In a recent comment published in Nature Reviews Microbiology, researchers raised concern regarding the emergence of new severe acute respiratory syndrome coronavirus 2 (SARS-CoV-2) variants with unpredictable severity and immune evasion potential due to its ongoing fast-paced antigenic evolution.
Lower severity of Omicron could be a coincidence
The high transmissibility, availability of several animal host reservoirs, the phenomenon of waning immunity, and more importantly, antigenic evolution contribute to the continued persistence of SARS-CoV-2 in humans. Accordingly, the researchers argued that SARS-CoV-2 is all set for continuous circulation in humans, and milder infectivity of its new variant of concern (VOC) Omicron could merely be a coincidence.
Predicting the virulence of a pathogen is complex, and typically evolutionary pressure does not select against it. In the case of SARS-CoV-2, although disease severity manifested late in infection, only after its transmission attained a peak, it does not suggest that the lower severity of Omicron is a good predictor for future variants.
Perhaps the prospect of future VOCs featuring the potentially devastating combination of the ability to re-infect due to immune escape along with high virulence is regrettably realistic. The notion that widespread vaccine or infection-induced immunity will eventually result in herd immunity and guarantee milder SARS-CoV-2 infections in the future also seems quite unrealistic from the standpoint of the antigenic evolution of SARS-CoV-2.
As the viral antigenic profile will adapt in response to host immune pressures resulting in immune escape, the immune system will not be able to prevent severe disease. On a population level, it would increase the rates of re-infection and disease severity. Omicron’s rapid emergence remarkably demonstrated how SARS-CoV-2 is capable of considerable antigenic escape over a relatively short period.
Omicron, featuring at least 50 new amino acid mutations, is highly antigenically divergent from the original ancestral Wuhan-Hu-1 strain and other VOCs of SARS-CoV-2. It has rapidly spread and evaded already waning immunity to cause breakthrough infections in vaccinated and previously-infected individuals alike. Omicron’s genetic divergence and functional significance of this divergence were demonstrated by the increasing proportion of its BA.2 lineage.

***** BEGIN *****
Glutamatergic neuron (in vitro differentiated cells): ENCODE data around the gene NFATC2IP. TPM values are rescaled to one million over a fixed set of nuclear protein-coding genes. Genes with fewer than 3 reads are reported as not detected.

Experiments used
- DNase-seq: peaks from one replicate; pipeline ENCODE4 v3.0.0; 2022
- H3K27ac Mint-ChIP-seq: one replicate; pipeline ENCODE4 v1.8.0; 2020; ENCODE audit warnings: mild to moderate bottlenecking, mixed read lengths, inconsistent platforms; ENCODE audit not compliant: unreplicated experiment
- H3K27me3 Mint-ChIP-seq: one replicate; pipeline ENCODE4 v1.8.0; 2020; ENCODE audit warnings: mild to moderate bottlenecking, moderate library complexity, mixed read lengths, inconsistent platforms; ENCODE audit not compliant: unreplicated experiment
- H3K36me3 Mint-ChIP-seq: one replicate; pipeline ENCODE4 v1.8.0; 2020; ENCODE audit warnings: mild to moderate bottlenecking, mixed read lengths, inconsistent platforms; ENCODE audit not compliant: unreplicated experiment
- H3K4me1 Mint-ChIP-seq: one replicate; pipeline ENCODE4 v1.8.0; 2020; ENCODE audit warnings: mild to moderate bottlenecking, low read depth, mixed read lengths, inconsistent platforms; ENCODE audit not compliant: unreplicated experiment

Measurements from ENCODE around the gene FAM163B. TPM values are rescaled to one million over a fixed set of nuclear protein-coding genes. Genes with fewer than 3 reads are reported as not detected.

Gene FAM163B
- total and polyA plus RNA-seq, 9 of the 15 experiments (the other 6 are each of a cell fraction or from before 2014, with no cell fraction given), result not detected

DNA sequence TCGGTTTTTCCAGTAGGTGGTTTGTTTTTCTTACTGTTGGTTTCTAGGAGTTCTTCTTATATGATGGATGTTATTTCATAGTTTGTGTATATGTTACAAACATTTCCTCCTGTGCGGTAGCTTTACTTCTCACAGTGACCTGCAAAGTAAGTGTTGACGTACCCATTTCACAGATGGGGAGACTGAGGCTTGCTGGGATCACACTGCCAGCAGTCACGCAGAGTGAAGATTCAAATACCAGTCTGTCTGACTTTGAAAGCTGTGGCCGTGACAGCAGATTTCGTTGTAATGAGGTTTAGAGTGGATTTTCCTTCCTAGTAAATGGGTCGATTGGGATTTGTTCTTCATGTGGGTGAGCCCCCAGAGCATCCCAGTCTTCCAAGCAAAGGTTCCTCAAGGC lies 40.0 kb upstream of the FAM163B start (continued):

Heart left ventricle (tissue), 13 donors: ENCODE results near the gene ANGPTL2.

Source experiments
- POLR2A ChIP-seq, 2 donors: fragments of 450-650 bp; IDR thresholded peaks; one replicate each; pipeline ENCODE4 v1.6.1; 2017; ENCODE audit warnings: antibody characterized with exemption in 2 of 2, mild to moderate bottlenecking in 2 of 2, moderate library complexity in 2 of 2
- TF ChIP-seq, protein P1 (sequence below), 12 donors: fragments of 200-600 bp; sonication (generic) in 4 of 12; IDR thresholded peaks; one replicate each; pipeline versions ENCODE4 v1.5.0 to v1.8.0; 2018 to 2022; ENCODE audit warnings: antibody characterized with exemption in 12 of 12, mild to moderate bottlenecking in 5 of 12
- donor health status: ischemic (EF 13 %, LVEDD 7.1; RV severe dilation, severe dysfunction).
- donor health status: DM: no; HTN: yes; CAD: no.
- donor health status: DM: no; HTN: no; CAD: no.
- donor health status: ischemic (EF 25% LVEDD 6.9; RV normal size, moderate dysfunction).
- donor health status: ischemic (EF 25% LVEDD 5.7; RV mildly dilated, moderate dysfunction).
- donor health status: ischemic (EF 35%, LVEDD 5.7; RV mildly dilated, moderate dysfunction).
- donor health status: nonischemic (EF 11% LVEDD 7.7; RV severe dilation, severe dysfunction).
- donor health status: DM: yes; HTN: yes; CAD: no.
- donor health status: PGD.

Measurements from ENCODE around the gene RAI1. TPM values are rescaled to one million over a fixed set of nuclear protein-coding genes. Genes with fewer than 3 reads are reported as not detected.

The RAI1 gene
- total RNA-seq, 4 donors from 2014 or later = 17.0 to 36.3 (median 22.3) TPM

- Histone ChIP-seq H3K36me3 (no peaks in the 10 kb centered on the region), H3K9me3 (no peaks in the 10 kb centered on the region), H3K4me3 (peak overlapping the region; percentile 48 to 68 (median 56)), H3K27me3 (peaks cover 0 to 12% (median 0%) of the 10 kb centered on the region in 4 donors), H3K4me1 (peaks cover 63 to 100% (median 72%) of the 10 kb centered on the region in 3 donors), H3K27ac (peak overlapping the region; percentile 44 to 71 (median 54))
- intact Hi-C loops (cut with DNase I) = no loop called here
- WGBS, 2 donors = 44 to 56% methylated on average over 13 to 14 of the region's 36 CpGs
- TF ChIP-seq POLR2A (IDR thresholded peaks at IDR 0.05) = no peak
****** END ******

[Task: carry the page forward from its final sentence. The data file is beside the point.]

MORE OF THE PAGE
Evolutionary evidence of antigenic divergence of yet to emerge SARS-CoV-2 variants
Three earlier SARS-CoV-2 VOCs – Beta, Gamma, and Delta – also featured immune escape mutations, and there is no scientific evidence to suggest that this evolution is coming to a halt anytime soon. As per the evolutionary theory, these VOCs are the tip of the ‘evolutionary iceberg.’ Several SARS-CoV-2 lineages, highly divergent from each other and with increased immune evasion capabilities, are ready to emerge over time.
Another fascinating aspect of the antigenic evolution of SARS-CoV-2 is that it is increasingly optimizing its transmissibility (Rt) by refining its ability to re-infect immunized individuals and less via being infectious. Earlier SARS-CoV-2 VOCs were 50% more infectious than their predecessors, including the Alpha and Delta VOCs, as a fitter virus is the one that transmits to the maximum number of hosts, and this was possible only by becoming more infectious. However, it was unfeasible in a highly immune population.
Accordingly, as the human population transitioned to high levels of immunity, SARS-CoV-2 accelerated the rates of antigenic evolution, and Omicron, with its extraordinary ability to re-infect immune individuals, best exemplified this evolutionary strategy.
However, the emergence of a less virulent strain does not imply that the SARS-CoV-2-induced pandemic is approaching its end. Once Omicron infects the majority of individuals, another variant, highly antigenically divergent from Omicron, might emerge as immune escape needs to adapt to continually changing targets.
Although at present, it is impossible to predict the time of emergence or antigenic and viral properties of future SARS-CoV-2 variants, a more infectious VOC would most likely replace Omicron along with the features that contribute to its lower severity. Notably, Omicron preferentially infected the upper respiratory tract (not the lung tissue) and showed a reduced tendency to induce cell-cell fusion.
Intriguingly, molecular clock analysis had predicted the split of Omicron from its predecessors a year before its actual epidemic emergence. Thus, suggesting that other antigenically divergent SARS-CoV-2 variants have already arrived or are currently forming and will soon emerge.
There is an urgent need to dissect the mechanisms, circumstances, and factors contributing to the generation of antigenically divergent SARS-CoV-2 variants. More specifically, it is crucial to examine patterns of antigenic evolution in immune-deficient individuals and animal species residing close to humans, which could be SARS-CoV-2 animal reservoirs. Such understanding will enable a more reliable evaluation of the future burden of coronavirus disease 2019 (COVID-19) in humans and accordingly prepare mitigation and intervention strategies.